Celebrate Music in 2018

Essays reaching into music history

The essays below take a more in-depth look at some of the events and people highlighted in the collection, Music Anniversaries in 2018

1968 - "Peace Songs of the 1960s"
1918 - "Women in World War I"
1868 - "William Steinway and Richard Wagner"
1818 - "Western Music in Meiji Japan"
1768 - "Mozart: In Search of the Roots of Genius"

Albums

Smithsonian Folkways Recordings, Logo
Various

Playlist: Classical Music from Smithsonian Folkways

The origins of Western Classical music can be traced back to the ancient Greeks, who laid down the foundation by establishing music notation and the basic concepts of music theory and terminology.

Album art, A Perspective of Beethoven-Pianoforte, Leonid Hambro, 2004 Smithsonian Folkways Recordings / 1953 Cook Records
Leonid Hambro

A Perspective of Beethoven-Pianoforte

American concert pianist Leonid Hambro, remembered for his legendary memory and ten-year partnership with Victor Borge, recorded these works by Beethoven for Cook Records in 1953.

Album art, German Christmas Songs, Ernst Wolff, 1956, 2004 Smithsonian Folkways Recordings / 1956 Folkways Records
Ernst Wolff

German Christmas Songs

Ernst Wolff (1905–1991), a classically trained singer of opera and German lied (art song), settled in America in 1937 after fleeing to England from Germany in 1933.

Album art, American Revolutionary War Songs to Cultivate the Sensations of Freedom, Arthur F. Schrader, 1976, 2004 Smithsonian Folkways Recordings / 1976 Folkways Records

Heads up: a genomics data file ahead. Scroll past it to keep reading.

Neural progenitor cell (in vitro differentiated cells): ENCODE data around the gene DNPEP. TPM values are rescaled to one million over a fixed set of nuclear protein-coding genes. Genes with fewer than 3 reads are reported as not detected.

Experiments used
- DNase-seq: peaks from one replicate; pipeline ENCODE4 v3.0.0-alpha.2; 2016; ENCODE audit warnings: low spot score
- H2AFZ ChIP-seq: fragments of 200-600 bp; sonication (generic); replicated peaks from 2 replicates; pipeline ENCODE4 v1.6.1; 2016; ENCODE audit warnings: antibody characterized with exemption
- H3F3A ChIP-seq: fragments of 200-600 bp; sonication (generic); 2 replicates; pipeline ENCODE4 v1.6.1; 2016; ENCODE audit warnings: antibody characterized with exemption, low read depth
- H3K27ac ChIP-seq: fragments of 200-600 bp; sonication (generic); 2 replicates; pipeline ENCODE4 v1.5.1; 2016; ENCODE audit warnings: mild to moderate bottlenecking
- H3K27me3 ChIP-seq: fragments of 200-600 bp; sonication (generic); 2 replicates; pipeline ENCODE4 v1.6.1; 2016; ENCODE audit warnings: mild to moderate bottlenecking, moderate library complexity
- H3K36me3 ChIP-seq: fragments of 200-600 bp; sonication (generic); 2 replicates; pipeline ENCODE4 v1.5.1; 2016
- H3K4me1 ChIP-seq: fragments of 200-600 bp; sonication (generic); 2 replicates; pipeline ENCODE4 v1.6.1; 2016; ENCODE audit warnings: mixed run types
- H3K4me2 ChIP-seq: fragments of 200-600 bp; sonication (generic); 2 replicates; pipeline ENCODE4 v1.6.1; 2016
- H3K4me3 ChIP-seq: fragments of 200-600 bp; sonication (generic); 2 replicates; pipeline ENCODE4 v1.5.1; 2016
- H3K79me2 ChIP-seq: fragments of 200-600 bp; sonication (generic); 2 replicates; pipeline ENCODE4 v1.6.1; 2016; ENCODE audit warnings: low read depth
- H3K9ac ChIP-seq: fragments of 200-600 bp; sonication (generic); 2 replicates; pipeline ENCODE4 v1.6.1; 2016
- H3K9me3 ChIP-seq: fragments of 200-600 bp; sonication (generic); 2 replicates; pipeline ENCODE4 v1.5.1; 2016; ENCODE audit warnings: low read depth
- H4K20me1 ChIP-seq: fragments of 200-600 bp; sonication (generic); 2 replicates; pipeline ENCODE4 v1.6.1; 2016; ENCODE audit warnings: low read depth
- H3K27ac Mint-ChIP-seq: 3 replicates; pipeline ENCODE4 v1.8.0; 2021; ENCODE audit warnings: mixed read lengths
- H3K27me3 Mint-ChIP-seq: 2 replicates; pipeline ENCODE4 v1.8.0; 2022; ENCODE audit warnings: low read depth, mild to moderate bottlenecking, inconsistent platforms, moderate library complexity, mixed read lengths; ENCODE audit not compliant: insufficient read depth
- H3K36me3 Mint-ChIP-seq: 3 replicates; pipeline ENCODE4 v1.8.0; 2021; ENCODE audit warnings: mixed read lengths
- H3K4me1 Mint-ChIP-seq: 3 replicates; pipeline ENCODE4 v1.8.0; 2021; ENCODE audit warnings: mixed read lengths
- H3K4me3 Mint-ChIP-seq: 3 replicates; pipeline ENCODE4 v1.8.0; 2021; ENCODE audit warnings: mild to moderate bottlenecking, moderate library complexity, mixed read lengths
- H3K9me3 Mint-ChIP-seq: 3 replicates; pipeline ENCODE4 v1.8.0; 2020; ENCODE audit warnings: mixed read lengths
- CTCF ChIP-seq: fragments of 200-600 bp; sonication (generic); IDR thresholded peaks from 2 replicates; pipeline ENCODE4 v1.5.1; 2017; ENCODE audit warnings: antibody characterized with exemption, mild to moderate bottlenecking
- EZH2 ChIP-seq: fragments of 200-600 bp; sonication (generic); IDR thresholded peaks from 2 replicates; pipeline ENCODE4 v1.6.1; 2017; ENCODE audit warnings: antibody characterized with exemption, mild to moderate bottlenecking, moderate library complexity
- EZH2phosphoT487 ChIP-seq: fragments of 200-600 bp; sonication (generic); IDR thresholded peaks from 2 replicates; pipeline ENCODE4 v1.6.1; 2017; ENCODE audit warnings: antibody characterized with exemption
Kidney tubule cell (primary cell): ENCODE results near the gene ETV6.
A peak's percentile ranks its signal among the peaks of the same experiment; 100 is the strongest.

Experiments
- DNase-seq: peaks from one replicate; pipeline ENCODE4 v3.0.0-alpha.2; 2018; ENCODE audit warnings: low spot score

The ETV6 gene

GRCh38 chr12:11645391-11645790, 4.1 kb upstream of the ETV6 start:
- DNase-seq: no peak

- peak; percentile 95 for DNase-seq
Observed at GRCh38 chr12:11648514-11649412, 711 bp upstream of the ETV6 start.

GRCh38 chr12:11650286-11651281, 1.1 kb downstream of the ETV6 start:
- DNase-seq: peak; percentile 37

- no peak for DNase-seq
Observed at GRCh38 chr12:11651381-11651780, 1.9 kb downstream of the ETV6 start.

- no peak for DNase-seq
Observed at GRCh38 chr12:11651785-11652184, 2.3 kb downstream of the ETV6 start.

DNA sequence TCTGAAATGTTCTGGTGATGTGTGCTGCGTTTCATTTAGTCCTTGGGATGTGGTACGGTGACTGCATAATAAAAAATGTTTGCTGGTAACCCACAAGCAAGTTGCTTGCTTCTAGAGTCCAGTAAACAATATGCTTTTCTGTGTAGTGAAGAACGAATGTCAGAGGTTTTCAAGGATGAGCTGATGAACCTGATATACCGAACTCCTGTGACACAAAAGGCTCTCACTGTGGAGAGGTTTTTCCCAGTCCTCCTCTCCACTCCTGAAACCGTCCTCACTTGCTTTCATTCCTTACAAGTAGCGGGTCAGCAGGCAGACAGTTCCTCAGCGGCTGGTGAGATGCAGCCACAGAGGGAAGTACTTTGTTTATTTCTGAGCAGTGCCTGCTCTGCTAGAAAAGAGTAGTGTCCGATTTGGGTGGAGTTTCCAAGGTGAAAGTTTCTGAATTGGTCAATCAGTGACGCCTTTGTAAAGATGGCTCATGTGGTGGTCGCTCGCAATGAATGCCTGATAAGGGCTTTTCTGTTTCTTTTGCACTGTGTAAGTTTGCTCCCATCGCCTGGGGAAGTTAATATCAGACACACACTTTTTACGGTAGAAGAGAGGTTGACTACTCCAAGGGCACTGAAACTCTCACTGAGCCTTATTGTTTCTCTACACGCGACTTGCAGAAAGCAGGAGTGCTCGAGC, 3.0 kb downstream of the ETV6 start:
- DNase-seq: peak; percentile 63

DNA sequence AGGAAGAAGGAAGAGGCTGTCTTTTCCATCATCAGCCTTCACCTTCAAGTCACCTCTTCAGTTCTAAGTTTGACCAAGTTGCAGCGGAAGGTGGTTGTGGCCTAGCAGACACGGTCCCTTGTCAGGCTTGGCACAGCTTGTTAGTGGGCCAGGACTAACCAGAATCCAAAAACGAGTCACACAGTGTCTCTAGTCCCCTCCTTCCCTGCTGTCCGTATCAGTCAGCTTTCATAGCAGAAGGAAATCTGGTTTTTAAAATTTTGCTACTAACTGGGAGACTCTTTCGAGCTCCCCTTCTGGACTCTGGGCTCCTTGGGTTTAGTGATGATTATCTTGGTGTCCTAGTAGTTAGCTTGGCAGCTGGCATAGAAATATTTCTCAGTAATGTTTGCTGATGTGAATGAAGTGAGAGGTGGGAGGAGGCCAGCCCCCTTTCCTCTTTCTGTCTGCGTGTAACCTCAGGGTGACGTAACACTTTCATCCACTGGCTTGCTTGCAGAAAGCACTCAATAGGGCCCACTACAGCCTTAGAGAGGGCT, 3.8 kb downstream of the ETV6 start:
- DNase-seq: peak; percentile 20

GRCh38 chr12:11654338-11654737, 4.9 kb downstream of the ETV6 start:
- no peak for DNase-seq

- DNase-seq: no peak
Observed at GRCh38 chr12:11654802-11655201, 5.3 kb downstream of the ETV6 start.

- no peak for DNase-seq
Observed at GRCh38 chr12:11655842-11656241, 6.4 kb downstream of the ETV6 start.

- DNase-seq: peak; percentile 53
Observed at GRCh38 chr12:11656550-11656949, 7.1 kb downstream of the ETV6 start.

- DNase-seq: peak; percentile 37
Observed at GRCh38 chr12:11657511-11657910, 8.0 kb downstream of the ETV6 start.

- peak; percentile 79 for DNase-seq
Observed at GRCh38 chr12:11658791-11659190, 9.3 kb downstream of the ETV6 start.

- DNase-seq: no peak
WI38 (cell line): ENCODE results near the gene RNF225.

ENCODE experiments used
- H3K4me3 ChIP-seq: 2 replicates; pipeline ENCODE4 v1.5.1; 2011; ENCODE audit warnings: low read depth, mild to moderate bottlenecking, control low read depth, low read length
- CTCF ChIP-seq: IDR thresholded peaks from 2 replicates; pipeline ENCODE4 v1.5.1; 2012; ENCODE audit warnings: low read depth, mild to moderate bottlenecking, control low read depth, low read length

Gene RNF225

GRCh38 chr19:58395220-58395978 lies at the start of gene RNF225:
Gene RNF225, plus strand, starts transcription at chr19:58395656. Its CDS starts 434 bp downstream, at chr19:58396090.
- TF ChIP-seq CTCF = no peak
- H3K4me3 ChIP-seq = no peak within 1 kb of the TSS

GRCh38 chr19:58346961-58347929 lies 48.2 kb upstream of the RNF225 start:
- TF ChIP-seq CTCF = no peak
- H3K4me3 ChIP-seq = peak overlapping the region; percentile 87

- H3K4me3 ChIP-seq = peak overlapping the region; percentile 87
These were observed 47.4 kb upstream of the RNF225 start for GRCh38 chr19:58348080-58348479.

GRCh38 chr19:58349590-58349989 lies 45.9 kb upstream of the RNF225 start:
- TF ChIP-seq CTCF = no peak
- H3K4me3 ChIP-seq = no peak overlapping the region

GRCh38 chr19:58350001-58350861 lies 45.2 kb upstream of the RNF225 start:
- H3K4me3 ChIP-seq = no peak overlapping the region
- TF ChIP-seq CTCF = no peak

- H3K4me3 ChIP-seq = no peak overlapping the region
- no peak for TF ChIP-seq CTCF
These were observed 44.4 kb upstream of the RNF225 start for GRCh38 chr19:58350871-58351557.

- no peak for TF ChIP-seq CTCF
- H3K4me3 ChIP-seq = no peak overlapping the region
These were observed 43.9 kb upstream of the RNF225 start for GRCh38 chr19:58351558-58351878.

Arthur F. Schrader

American Revolutionary War Songs to Cultivate the Sensations of Freedom

The first anthologies of Revolutionary War song-texts began to appear in 1842. Fast forward 131 years, and many adaptations later, to find music historian and performer Arthur Schrader revisited the original texts in their primary sources.

In 1768, 250 years ago, Joseph Haydn was newly promoted to the position of music director for the court of Nikolaus I, Prince Esterhazy.  In this role, he wrote a three-act opera, Lo speziale (The Apothecary), which premiered as the inaugural opera of the Esterháza opera house in late 1768.

The video to the right features Smithsonian curator, Kenneth Slowik, discussing Joseph Haydn and an instrument called a baryton.

See collections objects related to Haydn and explore other music events and people from 50, 100, 150, 200, and 250 years ago in the collection, Music Anniversaries in 2018

This spotlight was created by Kate Duffus Stein on behalf of Smithsonian Music.